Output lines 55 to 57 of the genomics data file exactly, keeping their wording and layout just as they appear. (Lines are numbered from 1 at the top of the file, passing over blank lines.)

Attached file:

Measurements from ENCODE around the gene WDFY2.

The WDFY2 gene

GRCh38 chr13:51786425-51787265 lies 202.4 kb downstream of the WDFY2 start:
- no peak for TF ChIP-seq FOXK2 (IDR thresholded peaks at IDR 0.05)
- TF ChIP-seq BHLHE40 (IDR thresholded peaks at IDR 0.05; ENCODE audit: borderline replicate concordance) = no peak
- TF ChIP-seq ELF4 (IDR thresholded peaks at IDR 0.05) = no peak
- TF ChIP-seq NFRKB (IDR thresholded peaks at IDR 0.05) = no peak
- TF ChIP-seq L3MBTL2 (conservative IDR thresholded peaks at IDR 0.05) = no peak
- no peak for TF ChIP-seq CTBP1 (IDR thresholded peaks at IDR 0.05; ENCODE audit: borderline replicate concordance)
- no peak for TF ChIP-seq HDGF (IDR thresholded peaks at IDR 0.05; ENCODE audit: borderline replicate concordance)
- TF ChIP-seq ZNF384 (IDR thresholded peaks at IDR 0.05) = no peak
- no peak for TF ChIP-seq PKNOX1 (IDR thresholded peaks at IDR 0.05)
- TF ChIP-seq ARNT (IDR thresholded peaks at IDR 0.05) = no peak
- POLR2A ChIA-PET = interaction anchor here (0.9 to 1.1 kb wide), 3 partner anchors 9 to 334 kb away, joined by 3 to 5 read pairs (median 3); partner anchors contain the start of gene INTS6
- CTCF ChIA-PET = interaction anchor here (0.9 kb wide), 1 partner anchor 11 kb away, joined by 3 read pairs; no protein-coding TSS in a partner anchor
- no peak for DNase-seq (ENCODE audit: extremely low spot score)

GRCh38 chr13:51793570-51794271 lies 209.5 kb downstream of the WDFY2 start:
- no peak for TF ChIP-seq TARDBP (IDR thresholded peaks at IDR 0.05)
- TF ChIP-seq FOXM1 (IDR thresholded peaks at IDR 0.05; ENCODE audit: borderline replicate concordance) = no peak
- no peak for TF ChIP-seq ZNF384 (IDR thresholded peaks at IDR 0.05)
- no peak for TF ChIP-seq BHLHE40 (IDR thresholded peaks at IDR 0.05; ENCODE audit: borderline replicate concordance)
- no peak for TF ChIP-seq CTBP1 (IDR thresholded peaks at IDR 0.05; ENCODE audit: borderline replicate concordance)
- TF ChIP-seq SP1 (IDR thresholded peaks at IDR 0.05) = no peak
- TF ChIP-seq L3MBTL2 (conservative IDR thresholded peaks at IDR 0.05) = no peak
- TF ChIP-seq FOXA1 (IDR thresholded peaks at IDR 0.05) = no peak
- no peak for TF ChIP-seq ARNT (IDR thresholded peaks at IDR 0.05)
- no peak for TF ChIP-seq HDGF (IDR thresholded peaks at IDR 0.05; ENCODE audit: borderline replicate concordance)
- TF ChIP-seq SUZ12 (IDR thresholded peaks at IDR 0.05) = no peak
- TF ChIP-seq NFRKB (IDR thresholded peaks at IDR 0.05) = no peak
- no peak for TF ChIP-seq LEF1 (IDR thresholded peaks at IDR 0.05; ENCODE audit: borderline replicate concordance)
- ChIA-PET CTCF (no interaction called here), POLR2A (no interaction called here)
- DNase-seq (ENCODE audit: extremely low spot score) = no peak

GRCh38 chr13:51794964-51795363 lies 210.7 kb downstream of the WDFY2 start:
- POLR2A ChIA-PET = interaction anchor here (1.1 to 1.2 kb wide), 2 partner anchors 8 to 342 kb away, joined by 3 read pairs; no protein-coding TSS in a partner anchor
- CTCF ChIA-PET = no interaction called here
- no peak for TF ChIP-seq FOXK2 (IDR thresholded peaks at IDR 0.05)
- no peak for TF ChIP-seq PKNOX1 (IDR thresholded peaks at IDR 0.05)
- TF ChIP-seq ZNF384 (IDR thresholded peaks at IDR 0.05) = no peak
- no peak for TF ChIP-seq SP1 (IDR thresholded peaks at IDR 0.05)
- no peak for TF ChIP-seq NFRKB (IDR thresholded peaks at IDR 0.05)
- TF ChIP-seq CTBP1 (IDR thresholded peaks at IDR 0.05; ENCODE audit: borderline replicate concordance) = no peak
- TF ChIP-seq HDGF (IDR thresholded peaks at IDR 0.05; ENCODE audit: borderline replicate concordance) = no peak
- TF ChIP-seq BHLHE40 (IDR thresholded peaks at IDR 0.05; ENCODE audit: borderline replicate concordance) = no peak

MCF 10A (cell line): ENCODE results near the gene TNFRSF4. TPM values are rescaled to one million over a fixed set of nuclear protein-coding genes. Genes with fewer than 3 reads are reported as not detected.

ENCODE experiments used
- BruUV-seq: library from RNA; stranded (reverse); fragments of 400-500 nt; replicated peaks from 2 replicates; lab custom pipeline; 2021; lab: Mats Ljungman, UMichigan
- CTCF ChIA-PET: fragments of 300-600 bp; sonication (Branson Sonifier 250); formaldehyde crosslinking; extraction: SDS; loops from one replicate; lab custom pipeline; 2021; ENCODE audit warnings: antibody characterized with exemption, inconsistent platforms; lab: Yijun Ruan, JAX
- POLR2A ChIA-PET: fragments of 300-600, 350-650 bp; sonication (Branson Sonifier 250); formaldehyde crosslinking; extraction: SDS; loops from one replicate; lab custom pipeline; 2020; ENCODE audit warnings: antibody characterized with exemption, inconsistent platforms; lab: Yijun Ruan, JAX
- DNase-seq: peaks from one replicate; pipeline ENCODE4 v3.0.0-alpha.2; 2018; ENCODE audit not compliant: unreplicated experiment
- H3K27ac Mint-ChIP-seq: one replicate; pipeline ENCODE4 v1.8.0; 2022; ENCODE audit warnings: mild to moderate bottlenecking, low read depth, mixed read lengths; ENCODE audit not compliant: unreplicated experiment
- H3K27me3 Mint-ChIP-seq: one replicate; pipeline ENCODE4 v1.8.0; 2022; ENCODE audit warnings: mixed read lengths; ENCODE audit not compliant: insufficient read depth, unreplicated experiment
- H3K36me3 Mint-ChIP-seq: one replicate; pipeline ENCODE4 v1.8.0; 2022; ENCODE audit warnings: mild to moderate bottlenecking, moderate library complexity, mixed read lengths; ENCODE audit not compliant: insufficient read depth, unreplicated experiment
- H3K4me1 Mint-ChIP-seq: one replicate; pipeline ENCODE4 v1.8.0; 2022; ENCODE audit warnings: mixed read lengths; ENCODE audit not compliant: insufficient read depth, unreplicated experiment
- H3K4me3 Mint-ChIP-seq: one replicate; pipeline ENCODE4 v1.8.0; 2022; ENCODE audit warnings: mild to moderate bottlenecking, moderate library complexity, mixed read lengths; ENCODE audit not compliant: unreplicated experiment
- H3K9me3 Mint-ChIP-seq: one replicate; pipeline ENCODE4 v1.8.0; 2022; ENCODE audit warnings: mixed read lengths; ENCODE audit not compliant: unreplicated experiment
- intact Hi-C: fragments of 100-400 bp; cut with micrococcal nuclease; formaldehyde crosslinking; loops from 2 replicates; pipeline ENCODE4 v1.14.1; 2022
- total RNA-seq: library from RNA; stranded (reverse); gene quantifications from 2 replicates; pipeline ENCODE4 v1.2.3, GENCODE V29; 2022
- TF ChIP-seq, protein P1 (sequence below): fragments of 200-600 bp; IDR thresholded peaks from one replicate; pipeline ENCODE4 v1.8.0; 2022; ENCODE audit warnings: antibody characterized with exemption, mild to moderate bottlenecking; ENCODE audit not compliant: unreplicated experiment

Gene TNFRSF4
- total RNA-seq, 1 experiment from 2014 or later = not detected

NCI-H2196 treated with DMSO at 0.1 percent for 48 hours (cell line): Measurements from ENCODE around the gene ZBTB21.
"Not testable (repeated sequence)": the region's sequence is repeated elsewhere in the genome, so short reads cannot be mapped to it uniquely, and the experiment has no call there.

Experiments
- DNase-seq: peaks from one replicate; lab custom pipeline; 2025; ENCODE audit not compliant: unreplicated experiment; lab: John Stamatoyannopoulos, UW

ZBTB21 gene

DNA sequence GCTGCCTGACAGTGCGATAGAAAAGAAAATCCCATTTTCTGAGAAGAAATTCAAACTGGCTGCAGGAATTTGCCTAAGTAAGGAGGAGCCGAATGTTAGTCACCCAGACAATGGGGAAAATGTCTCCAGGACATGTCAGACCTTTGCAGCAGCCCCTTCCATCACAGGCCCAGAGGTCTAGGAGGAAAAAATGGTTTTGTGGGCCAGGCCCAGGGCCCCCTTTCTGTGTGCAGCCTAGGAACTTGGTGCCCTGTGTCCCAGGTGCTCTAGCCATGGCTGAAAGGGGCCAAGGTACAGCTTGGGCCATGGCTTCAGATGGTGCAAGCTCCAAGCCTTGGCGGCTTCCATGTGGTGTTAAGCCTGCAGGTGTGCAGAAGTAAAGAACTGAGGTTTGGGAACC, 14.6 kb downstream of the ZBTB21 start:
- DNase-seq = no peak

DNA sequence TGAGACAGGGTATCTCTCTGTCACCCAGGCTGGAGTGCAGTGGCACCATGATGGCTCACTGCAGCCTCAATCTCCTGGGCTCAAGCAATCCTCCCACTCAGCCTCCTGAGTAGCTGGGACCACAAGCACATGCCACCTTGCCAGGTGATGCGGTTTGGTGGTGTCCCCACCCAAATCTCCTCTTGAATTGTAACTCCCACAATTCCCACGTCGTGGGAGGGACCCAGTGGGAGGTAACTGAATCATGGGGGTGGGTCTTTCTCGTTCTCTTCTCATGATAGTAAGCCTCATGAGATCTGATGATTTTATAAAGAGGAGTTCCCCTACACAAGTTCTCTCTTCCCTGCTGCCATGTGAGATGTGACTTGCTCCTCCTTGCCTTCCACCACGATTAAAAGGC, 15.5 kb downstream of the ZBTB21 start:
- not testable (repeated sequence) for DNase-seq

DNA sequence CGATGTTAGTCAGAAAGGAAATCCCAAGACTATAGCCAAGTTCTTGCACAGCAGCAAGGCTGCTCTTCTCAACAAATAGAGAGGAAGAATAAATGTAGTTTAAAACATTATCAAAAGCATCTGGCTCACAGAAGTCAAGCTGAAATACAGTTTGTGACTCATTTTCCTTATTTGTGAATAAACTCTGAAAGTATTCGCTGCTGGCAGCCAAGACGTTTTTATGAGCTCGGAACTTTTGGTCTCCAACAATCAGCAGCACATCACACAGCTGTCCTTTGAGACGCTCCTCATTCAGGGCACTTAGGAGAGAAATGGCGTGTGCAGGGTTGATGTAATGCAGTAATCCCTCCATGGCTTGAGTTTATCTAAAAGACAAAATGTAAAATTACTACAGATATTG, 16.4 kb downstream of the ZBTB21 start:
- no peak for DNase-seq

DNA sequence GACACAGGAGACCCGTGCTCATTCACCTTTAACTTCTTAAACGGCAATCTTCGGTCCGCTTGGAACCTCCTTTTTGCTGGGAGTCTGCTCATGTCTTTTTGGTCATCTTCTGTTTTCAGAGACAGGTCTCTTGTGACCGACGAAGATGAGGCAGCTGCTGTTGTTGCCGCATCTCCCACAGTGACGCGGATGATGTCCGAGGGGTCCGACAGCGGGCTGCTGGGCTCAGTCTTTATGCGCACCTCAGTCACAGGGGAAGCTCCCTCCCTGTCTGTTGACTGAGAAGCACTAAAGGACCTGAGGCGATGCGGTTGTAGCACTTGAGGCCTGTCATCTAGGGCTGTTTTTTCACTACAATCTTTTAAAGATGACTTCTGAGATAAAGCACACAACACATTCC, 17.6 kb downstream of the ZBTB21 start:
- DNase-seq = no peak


- H3K9me3 Mint-ChIP-seq: one replicate; pipeline ENCODE4 v1.8.0; 2022; ENCODE audit warnings: mixed read lengths; ENCODE audit not compliant: unreplicated experiment
- intact Hi-C: fragments of 100-400 bp; cut with micrococcal nuclease; formaldehyde crosslinking; loops from 2 replicates; pipeline ENCODE4 v1.14.1; 2022
- total RNA-seq: library from RNA; stranded (reverse); gene quantifications from 2 replicates; pipeline ENCODE4 v1.2.3, GENCODE V29; 2022